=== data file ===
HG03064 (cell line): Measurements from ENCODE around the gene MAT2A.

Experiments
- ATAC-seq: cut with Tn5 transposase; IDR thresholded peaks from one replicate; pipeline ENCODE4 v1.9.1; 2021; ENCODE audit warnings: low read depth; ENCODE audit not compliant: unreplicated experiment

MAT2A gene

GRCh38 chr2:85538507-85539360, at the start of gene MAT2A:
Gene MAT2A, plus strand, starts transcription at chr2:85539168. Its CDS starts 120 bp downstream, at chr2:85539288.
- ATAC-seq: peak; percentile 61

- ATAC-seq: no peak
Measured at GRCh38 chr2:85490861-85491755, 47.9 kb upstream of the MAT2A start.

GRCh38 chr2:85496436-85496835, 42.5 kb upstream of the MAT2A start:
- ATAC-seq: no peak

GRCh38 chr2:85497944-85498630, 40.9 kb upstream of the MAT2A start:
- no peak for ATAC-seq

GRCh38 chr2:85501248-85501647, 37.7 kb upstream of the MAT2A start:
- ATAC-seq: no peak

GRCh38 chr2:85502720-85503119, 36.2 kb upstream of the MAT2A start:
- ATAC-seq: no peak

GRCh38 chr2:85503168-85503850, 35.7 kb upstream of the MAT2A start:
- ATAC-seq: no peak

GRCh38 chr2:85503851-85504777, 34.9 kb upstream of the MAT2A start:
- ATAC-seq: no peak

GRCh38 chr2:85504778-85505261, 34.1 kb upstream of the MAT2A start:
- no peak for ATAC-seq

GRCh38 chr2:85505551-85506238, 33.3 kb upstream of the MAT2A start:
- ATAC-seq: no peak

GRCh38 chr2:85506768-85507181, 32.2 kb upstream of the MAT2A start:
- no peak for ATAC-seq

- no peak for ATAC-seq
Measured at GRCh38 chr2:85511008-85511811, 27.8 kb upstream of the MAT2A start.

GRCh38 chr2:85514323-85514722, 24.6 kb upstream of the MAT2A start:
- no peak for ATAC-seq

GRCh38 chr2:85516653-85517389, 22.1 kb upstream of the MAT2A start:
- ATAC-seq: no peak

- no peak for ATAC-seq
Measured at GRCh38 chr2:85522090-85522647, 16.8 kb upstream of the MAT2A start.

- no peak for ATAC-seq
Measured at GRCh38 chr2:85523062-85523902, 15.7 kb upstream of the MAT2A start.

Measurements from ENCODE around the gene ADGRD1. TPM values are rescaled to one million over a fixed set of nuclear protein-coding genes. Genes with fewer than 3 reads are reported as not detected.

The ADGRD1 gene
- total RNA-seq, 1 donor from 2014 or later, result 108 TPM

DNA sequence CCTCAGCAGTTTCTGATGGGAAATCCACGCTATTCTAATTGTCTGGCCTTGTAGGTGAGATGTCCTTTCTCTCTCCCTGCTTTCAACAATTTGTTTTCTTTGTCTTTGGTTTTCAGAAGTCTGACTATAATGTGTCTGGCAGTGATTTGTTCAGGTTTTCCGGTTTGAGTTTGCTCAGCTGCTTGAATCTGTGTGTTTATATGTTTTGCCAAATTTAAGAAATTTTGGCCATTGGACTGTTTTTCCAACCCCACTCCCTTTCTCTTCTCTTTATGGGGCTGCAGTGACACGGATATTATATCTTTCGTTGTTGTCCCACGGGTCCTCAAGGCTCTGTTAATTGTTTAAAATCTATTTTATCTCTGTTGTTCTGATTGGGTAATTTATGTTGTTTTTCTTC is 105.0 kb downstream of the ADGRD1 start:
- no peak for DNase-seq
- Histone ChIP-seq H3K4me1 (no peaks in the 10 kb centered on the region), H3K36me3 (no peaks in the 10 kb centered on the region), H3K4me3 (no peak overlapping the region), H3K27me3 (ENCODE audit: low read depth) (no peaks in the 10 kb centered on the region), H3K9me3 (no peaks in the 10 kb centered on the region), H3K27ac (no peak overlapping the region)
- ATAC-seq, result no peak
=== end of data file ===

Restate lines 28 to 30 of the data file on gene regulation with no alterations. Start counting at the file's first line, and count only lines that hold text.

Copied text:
- no peak for ATAC-seq
Measured at GRCh38 chr2:85511008-85511811, 27.8 kb upstream of the MAT2A start.

GRCh38 chr2:85514323-85514722, 24.6 kb upstream of the MAT2A start: